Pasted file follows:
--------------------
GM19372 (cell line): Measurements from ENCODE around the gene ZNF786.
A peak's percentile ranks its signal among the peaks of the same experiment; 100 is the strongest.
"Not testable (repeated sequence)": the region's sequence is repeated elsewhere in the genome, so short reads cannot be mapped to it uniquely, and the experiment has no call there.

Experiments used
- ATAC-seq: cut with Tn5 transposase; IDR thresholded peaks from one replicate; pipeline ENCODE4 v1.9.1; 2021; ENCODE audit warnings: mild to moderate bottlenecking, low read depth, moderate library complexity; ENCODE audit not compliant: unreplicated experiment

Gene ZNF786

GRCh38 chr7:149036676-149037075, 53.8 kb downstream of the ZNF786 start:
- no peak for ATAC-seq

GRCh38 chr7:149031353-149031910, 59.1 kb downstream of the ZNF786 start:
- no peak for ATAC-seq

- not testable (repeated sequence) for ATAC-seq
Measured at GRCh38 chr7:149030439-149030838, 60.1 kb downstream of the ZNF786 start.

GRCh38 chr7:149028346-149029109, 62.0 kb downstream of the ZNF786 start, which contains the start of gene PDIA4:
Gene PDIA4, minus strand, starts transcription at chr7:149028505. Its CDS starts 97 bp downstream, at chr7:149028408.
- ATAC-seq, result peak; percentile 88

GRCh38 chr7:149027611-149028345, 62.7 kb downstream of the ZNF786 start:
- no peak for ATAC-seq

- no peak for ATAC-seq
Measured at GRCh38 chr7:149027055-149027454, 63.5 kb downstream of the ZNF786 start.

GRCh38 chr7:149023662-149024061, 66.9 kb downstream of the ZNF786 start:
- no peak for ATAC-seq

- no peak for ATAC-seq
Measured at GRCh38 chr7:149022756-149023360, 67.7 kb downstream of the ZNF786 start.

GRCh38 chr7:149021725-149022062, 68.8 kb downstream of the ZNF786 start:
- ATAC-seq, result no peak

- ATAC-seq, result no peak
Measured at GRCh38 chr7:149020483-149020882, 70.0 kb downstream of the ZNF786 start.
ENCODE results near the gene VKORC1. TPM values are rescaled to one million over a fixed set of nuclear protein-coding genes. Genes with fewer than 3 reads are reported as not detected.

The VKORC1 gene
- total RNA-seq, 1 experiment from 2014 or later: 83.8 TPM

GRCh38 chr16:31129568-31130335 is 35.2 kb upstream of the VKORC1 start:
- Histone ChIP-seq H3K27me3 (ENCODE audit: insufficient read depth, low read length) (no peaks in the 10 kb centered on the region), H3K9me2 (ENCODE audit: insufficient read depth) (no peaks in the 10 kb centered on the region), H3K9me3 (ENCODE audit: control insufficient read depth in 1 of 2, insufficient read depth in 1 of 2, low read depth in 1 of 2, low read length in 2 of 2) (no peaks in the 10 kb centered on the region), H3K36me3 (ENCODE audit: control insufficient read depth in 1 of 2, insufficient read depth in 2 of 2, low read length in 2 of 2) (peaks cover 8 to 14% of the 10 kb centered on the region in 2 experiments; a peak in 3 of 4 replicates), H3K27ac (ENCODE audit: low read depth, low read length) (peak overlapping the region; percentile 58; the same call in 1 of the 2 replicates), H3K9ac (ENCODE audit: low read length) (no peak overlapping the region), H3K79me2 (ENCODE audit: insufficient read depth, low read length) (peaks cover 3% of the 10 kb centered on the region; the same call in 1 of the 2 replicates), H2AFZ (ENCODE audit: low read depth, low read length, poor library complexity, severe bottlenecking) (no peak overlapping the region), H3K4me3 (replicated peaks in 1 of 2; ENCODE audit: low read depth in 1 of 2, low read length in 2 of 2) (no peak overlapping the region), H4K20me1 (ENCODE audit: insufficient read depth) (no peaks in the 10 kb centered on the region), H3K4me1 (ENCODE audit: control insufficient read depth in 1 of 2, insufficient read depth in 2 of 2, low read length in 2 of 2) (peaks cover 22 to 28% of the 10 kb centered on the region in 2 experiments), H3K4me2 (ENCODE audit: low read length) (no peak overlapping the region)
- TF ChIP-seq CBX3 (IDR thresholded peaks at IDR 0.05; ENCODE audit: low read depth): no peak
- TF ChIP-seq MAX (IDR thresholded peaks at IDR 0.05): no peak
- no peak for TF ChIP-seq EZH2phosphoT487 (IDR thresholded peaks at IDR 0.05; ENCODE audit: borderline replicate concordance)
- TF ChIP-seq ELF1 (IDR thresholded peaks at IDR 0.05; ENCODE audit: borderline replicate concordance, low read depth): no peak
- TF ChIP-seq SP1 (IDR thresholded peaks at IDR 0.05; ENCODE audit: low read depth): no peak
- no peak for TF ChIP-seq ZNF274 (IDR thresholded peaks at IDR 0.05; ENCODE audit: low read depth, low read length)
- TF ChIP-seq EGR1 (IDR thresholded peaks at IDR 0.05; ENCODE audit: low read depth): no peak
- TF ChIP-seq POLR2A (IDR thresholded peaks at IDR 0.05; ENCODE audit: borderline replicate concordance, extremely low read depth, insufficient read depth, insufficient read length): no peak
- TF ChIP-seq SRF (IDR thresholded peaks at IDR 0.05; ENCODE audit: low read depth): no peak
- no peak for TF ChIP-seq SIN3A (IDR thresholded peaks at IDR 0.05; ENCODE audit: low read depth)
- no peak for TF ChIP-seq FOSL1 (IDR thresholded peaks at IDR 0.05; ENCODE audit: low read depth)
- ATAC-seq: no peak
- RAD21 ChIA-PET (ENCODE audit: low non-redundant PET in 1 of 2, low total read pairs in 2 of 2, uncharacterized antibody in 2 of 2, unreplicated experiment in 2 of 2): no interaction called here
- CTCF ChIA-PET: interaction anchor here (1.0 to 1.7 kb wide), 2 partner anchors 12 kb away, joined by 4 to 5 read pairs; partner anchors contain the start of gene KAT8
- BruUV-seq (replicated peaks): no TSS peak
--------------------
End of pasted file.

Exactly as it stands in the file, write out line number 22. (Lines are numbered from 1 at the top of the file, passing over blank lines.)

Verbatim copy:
- no peak for ATAC-seq